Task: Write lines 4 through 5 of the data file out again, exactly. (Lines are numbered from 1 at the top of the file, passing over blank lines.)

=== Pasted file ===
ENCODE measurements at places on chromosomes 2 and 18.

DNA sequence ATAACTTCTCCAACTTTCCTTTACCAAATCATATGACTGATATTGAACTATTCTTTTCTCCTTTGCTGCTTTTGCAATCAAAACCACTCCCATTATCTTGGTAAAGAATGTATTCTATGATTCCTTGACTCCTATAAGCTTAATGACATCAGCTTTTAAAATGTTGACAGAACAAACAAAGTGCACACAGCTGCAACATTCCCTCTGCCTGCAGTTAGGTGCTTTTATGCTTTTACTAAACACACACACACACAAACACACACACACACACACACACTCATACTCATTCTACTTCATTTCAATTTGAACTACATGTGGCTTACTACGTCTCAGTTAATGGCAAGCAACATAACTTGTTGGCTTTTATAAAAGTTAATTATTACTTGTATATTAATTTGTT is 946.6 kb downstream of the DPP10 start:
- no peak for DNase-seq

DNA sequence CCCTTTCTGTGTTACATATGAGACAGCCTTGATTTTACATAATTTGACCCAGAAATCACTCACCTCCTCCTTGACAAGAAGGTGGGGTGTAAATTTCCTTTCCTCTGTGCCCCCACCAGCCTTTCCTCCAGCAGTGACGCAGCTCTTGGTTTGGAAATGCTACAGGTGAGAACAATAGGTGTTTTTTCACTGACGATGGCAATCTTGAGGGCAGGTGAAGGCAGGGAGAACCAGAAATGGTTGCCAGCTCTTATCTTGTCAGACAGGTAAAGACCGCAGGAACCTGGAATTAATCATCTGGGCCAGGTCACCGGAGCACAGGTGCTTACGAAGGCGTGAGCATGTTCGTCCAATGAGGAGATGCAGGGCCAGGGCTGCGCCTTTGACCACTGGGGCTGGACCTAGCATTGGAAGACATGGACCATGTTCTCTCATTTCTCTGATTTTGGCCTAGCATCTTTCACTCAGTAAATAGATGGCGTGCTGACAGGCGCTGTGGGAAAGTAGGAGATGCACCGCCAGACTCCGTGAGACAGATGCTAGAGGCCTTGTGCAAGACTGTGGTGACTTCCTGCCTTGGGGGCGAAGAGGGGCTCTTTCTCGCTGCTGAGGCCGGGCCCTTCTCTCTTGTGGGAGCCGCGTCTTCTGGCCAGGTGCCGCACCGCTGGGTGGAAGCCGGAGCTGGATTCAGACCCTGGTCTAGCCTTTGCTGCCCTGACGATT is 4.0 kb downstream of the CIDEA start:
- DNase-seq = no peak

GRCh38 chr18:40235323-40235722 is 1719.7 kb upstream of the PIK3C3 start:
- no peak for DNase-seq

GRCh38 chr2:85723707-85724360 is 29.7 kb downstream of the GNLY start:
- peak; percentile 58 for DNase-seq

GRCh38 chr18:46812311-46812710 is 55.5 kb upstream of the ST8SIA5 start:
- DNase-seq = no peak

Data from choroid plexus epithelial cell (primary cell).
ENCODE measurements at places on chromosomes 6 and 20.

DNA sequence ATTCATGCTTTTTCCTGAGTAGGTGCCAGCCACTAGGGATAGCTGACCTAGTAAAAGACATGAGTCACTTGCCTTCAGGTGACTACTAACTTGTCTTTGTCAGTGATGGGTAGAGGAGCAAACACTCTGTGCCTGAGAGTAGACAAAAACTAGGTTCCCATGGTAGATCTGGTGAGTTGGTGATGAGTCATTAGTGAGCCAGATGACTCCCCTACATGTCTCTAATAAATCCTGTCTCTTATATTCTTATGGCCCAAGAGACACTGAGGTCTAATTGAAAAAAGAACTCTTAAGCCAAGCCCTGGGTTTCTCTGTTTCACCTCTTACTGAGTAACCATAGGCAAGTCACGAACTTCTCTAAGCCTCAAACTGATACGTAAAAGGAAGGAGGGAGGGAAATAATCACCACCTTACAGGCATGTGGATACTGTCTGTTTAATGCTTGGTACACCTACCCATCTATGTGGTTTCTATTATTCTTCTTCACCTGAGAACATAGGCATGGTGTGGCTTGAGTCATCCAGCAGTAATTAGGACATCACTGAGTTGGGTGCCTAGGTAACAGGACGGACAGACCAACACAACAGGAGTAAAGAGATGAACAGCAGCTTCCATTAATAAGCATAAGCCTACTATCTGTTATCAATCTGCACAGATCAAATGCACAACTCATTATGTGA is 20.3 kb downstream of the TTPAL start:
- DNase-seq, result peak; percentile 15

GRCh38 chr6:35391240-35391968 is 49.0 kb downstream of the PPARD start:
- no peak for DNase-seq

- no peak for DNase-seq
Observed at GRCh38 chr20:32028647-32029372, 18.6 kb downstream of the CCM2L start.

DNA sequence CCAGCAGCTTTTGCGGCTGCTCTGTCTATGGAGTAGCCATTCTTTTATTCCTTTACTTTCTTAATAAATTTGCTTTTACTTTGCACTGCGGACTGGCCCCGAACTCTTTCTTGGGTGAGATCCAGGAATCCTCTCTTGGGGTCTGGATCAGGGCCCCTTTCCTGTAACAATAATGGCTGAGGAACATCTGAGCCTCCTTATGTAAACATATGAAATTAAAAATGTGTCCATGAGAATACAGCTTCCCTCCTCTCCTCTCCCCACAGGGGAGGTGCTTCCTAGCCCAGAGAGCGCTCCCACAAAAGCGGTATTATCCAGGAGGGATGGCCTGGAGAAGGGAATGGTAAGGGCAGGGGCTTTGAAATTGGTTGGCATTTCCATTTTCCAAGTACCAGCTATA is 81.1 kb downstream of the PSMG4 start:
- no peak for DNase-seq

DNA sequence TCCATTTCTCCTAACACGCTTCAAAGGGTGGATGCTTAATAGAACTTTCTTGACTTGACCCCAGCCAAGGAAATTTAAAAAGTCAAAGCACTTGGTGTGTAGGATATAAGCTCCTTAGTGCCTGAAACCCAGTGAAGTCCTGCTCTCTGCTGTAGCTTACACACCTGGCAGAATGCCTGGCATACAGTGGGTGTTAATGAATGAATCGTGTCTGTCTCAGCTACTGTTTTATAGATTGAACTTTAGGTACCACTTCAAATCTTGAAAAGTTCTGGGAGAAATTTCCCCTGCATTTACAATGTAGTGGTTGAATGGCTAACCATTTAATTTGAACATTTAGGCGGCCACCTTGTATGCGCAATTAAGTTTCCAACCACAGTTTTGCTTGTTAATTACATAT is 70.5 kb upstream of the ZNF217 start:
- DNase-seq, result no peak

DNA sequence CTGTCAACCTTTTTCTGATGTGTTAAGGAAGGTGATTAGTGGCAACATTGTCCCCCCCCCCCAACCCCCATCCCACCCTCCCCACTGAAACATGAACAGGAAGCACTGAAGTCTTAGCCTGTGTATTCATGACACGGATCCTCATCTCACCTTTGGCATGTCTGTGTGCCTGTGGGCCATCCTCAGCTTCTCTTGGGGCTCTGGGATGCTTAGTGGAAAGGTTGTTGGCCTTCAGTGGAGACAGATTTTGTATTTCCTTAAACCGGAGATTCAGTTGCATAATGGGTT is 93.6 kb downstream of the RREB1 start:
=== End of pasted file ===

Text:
DNA sequence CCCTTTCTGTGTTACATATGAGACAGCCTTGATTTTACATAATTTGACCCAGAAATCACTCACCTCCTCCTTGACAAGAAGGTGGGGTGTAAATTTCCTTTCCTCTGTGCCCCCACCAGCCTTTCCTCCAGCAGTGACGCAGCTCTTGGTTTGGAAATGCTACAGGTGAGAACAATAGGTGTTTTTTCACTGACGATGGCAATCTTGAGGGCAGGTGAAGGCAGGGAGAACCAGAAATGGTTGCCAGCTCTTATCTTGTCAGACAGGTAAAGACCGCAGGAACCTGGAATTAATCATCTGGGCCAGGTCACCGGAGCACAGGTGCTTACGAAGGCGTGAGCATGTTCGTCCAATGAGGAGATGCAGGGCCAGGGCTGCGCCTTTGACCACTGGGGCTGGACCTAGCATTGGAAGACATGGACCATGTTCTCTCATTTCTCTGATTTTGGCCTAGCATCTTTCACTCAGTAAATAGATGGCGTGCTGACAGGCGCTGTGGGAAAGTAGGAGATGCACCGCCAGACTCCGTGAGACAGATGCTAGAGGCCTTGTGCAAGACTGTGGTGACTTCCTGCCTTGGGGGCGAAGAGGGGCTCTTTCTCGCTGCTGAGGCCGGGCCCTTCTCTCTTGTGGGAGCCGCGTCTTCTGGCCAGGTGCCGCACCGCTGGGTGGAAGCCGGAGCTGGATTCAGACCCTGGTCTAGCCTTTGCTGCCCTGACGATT is 4.0 kb downstream of the CIDEA start:
- DNase-seq = no peak